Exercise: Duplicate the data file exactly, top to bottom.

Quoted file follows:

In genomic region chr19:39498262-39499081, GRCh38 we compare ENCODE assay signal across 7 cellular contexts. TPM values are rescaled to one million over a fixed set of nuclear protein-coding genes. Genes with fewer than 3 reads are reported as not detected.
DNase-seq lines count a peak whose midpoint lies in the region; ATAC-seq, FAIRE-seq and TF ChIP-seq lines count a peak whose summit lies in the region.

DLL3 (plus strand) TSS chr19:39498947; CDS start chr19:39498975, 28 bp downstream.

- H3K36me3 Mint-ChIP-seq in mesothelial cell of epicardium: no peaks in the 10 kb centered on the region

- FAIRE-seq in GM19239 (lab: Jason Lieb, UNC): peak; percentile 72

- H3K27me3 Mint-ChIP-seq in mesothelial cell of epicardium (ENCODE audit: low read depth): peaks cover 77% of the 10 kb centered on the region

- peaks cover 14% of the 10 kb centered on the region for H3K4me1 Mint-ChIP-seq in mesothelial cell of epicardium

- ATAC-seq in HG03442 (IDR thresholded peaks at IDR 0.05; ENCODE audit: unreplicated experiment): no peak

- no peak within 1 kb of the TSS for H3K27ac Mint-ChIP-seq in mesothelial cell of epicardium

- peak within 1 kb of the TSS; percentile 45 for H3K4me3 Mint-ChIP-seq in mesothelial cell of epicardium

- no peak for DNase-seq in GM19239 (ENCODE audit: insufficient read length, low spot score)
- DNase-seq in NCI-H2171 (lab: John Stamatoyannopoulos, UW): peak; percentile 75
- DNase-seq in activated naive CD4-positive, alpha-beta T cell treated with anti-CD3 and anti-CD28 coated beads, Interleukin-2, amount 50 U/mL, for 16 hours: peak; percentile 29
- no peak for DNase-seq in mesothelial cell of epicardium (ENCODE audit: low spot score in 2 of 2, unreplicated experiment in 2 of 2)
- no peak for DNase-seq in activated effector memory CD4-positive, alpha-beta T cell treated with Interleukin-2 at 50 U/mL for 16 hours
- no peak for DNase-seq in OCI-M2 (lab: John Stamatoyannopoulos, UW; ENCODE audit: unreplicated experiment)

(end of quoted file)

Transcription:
In genomic region chr19:39498262-39499081, GRCh38 we compare ENCODE assay signal across 7 cellular contexts. TPM values are rescaled to one million over a fixed set of nuclear protein-coding genes. Genes with fewer than 3 reads are reported as not detected.
DNase-seq lines count a peak whose midpoint lies in the region; ATAC-seq, FAIRE-seq and TF ChIP-seq lines count a peak whose summit lies in the region.

DLL3 (plus strand) TSS chr19:39498947; CDS start chr19:39498975, 28 bp downstream.

- H3K36me3 Mint-ChIP-seq in mesothelial cell of epicardium: no peaks in the 10 kb centered on the region

- FAIRE-seq in GM19239 (lab: Jason Lieb, UNC): peak; percentile 72

- H3K27me3 Mint-ChIP-seq in mesothelial cell of epicardium (ENCODE audit: low read depth): peaks cover 77% of the 10 kb centered on the region

- peaks cover 14% of the 10 kb centered on the region for H3K4me1 Mint-ChIP-seq in mesothelial cell of epicardium

- ATAC-seq in HG03442 (IDR thresholded peaks at IDR 0.05; ENCODE audit: unreplicated experiment): no peak

- no peak within 1 kb of the TSS for H3K27ac Mint-ChIP-seq in mesothelial cell of epicardium

- peak within 1 kb of the TSS; percentile 45 for H3K4me3 Mint-ChIP-seq in mesothelial cell of epicardium

- no peak for DNase-seq in GM19239 (ENCODE audit: insufficient read length, low spot score)
- DNase-seq in NCI-H2171 (lab: John Stamatoyannopoulos, UW): peak; percentile 75
- DNase-seq in activated naive CD4-positive, alpha-beta T cell treated with anti-CD3 and anti-CD28 coated beads, Interleukin-2, amount 50 U/mL, for 16 hours: peak; percentile 29
- no peak for DNase-seq in mesothelial cell of epicardium (ENCODE audit: low spot score in 2 of 2, unreplicated experiment in 2 of 2)
- no peak for DNase-seq in activated effector memory CD4-positive, alpha-beta T cell treated with Interleukin-2 at 50 U/mL for 16 hours
- no peak for DNase-seq in OCI-M2 (lab: John Stamatoyannopoulos, UW; ENCODE audit: unreplicated experiment)